Monthly Archives: September 2011

A “Doctor Who” wish list…

Over at the Tor Books blog, there’s a fantastic post pitching five writers who should write for “Doctor Who”.  As for the suggestion that “30 Rock” creator and awesome nerd genius Tina Fey should take a crack at an episode – yes, yes, YES!

This. NEEDS. To. Happen.

My own, humble suggestions for hypothetical “Doctor Who” episode writers?

1) Dan Abnett.  He’s written “Torchwood” and “Doctor Who”  novels, surely this is just a matter of time.

Novelist, 40K mainstay, comics creator and bloke who should write "Who"

2) Jasper Fforde.  As we’ll never see a “Thursday Next” film, wouldn’t it be interesting to see what he could do working in this universe, and utilising his love of literature in the service of the Doctor’s adventures.

Creator of "Thursday Next" and fantastically imaginative heir to Douglas Adams' tradition of witty, absurd SF fantasy

3) Audrey Niffenegger.  Author of “The Time Traveller’s Wife”, “Her Fearful Symmetry” and compadre of Neil Gaiman.  I’m just saying…

Unashamed Sci-Fi author, visual artist and ace Q & A-ist...

Your list, perhaps?

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“Doctor Who” – ‘The Wedding of River Song’ – spoilers!

SFX have only gone and done another one of their excellent, slightly maddening, question-inducing spoiler-free previews for this Saturday’s season finale.

Image via Pizquita.com

As ever, the non-spoiler preview does a great job of giving you out-of-context info, asides and speculation and letting you go wild with it as you will.

I’m going to guess that the nature of the eye-patches above is dealt with – I have a theory – and that the remark in Dave Golder’s “SFX” preview which relates to some seriously impressive visual effects stuff might refer to the world created in the US press release for the episode, which is so fricking spoilery that I’ll not tell you where I read it, just in case.

Seriously, stay away from the US press release if you want to go in blind.  You’ll thank me.

 

 

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Karl Urban in “Riddick 3”?

More news from the “Riddick” verse – Horror blog Bloody Disgusting reports that Karl Urban may be about to return in “Riddick 3” as Lord Vaako, the sort-of-bad-guy he played in “The Chronicles of Riddick”.

And I ask you again, milady - what the frak happened to my chuffing hair?

Not a confirmed return yet, but a welcome one, should it actually happen.  As Empire’s story notes, it’s good to see that Universal, David Twohy and Vin Diesel don’t appear to be ignoring the second movie entirely with this reboot and are keeping continuity in play.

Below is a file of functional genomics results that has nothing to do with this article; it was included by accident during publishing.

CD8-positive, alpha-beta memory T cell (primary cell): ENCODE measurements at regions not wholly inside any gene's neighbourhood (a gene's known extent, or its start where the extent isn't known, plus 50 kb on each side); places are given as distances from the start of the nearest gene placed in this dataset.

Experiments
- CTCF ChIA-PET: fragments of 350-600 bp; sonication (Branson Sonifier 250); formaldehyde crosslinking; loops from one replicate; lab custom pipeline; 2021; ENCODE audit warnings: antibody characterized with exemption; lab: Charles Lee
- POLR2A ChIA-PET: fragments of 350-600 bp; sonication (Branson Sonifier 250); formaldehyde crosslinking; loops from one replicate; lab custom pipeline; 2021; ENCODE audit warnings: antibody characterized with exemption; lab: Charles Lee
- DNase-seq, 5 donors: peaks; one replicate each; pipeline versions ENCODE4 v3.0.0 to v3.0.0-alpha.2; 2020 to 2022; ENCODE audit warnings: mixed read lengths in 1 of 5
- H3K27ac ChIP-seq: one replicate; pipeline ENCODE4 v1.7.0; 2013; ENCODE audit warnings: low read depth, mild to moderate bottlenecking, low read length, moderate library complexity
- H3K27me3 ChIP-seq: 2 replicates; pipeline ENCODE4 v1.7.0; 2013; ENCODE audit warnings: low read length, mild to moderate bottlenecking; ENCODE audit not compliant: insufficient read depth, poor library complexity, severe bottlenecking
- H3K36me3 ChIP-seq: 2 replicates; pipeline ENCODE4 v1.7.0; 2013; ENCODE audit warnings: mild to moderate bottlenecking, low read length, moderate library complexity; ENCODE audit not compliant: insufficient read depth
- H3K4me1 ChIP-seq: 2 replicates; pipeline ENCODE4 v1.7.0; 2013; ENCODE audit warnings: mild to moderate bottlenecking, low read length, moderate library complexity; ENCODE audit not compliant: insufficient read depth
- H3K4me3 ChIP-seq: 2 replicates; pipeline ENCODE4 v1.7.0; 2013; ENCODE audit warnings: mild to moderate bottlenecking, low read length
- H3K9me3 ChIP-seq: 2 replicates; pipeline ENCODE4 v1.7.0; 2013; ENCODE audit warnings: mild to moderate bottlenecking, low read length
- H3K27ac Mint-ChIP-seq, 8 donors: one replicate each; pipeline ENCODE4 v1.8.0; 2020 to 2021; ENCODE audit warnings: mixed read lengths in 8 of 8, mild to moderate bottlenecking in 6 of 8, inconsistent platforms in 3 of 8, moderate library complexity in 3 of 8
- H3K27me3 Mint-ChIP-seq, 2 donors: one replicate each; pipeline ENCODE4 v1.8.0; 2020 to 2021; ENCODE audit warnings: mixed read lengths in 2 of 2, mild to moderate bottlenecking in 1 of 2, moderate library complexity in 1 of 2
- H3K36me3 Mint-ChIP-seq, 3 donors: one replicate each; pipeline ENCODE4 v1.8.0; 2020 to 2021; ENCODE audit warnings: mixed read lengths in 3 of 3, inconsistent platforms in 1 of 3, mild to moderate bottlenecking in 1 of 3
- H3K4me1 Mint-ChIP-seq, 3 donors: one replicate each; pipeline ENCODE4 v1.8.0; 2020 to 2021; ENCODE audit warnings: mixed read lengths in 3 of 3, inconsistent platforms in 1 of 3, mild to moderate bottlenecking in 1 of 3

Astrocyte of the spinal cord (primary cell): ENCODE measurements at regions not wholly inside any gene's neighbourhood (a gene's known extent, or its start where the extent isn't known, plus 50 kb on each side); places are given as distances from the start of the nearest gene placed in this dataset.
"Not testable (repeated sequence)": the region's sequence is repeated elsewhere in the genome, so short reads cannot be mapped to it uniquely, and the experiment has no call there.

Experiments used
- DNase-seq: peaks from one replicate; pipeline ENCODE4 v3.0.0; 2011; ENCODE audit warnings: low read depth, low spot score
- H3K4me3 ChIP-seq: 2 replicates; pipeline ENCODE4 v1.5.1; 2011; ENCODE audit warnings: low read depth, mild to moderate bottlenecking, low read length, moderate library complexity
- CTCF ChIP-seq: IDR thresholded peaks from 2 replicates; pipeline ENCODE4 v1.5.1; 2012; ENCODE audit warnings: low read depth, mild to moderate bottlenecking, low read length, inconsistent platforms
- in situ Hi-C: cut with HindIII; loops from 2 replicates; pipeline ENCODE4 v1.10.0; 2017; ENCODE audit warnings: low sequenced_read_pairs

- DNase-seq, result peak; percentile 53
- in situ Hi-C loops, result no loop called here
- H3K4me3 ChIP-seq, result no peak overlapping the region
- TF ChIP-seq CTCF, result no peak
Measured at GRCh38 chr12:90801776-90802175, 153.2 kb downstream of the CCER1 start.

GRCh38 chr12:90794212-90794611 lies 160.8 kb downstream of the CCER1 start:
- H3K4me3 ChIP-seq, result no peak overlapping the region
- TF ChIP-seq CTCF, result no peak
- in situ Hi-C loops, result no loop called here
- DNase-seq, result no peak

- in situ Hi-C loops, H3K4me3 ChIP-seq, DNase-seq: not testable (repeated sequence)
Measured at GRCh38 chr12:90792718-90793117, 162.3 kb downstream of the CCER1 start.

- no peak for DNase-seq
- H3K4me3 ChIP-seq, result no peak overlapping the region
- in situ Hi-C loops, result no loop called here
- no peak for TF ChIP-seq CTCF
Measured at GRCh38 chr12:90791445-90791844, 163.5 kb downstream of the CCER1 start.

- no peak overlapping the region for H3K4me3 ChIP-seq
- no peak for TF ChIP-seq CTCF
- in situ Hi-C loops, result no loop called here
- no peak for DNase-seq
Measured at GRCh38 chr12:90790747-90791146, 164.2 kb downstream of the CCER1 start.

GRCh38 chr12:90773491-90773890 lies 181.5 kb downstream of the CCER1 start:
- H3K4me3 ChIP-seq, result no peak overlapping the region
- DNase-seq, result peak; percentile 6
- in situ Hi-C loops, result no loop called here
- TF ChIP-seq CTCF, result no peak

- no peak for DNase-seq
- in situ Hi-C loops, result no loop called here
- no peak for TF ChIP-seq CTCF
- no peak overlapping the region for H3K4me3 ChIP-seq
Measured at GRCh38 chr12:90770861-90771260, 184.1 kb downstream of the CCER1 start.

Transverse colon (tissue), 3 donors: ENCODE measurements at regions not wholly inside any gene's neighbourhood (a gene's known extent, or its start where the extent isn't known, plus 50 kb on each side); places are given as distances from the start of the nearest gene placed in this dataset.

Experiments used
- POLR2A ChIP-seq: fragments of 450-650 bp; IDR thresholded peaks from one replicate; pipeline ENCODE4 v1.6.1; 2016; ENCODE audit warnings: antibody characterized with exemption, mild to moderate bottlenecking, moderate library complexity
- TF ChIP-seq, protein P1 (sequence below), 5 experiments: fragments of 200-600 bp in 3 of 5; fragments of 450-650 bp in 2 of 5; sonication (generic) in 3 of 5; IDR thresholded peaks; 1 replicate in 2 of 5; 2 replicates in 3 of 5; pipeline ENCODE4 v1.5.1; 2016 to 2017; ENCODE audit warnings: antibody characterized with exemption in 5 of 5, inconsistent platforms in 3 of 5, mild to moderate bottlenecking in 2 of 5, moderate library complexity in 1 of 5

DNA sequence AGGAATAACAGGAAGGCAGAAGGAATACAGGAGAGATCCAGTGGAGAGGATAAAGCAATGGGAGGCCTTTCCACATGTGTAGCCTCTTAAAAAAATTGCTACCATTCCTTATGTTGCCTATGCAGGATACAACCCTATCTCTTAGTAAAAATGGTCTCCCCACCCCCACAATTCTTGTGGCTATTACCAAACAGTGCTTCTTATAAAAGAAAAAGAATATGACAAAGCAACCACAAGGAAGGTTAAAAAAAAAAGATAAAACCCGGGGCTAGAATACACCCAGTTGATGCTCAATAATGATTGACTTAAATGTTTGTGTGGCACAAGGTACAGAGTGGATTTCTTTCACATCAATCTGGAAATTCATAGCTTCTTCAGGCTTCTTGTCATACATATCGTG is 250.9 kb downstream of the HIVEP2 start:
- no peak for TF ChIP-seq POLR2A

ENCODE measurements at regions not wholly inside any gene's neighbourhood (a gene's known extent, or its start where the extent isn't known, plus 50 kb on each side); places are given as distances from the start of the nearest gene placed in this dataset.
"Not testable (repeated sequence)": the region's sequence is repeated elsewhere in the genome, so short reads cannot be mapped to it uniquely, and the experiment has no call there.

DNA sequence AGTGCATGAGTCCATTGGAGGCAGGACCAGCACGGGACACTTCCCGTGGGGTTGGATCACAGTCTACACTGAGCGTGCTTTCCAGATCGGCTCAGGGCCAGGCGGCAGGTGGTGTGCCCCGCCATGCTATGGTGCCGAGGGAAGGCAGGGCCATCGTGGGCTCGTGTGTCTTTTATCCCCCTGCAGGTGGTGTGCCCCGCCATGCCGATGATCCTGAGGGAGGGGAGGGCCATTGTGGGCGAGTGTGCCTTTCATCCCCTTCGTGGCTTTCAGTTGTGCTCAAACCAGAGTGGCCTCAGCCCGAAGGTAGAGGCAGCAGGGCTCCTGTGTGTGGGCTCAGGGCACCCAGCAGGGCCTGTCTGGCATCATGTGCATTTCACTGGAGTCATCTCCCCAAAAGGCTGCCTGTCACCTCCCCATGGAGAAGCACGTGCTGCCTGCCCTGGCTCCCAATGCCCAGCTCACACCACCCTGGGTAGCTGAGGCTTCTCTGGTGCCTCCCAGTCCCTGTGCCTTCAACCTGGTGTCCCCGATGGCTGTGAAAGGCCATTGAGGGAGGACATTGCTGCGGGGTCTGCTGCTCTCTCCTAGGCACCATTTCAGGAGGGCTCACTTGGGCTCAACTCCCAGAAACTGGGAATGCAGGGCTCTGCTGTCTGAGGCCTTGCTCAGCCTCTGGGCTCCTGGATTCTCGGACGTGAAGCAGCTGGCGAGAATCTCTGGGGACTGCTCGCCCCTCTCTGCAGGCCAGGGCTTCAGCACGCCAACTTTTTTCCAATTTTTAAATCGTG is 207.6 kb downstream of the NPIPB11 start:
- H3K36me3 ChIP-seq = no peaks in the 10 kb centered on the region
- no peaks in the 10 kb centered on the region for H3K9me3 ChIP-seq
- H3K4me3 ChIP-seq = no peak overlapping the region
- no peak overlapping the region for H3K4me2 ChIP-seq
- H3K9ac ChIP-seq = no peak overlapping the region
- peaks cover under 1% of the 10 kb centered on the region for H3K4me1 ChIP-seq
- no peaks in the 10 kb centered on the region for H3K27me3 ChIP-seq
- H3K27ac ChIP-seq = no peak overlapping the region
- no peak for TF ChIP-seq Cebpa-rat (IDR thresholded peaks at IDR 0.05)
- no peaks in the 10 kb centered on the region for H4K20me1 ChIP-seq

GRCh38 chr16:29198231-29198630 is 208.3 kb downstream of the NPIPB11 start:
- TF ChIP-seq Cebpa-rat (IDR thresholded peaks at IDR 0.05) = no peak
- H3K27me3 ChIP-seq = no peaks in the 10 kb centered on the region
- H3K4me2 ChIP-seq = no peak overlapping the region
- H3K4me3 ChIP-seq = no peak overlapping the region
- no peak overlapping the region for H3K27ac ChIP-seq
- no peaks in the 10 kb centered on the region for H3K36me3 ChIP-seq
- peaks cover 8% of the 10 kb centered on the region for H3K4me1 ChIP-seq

Bad ass mother trucker or Oakley spokesmodel? The eternal debate.

With the rejuvenated success of the “Fast and the Furious” franchise, a third “Riddick” movie and a potential third “XXX” actioner, does anybody else feel like they’ve woken up back in the early part of the Noughties?

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Baubles to Xmas

Being one of those entirely disreputable and untrustworthy types who doesn’t believe in omnipotent, vengeful, invisible people in the sky, the prospect of Christmas drawing ever nearer is not one which fills me with joy.  Another December where I spend a disproportionate amount of time re-explaining to people – folks who also heard this a year ago – that I don’t celebrate Christmas, send cards, buy presents or participate in the festive season.

Your high street. Soon. Be very afraid...

At a push, I’ll have an internal appreciation of colours, lights and decorations.  There’s something slightly pagan about those aspects of the Christmas holiday which transcends the virulent commercialism, high pressure selling tactics and hypocritical religious sentiments that so irritate me about that time of year.  That the nicest colours and lights of the season are to be found in commercial institutions like the department stores and malls is an irony not lost on me – if you want your pretty-pretty lights, you’ve got to have to deal with margin-conscious, sales-hungry store staff trying their hardest to get you to buy something, buy anything, buy – buy – buy!

The transition towards not celebrating Christmas is a lot easier for me, I realise, as I’m not a parent.  I don’t have children and I don’t have to try to explain why their friends are celebrating a holiday which they don’t and why they are different to their friends.  All that I have to do is get up on December 25th, take my lovely dog for a walk, help Mrs Rolling Eyeballs to make lunch and enjoy my Christmas “Doctor Who” without any of the pressure.

Reality. Why not try it some time?

It’s a lot easier to enjoy the end of the year when you don’t have to run around like decapitated poultry for a month buying lots of things for people who don’t appreciate it, going to parties that you don’t want to go to and putting yourself in financial dire straits until the Spring – is any of that stuff worth it?  Sustaining an economy based on unreasonable, profligate spending which is induced by guilt, advertising and the fear of disapproval by your peers is no way to live a life, surely?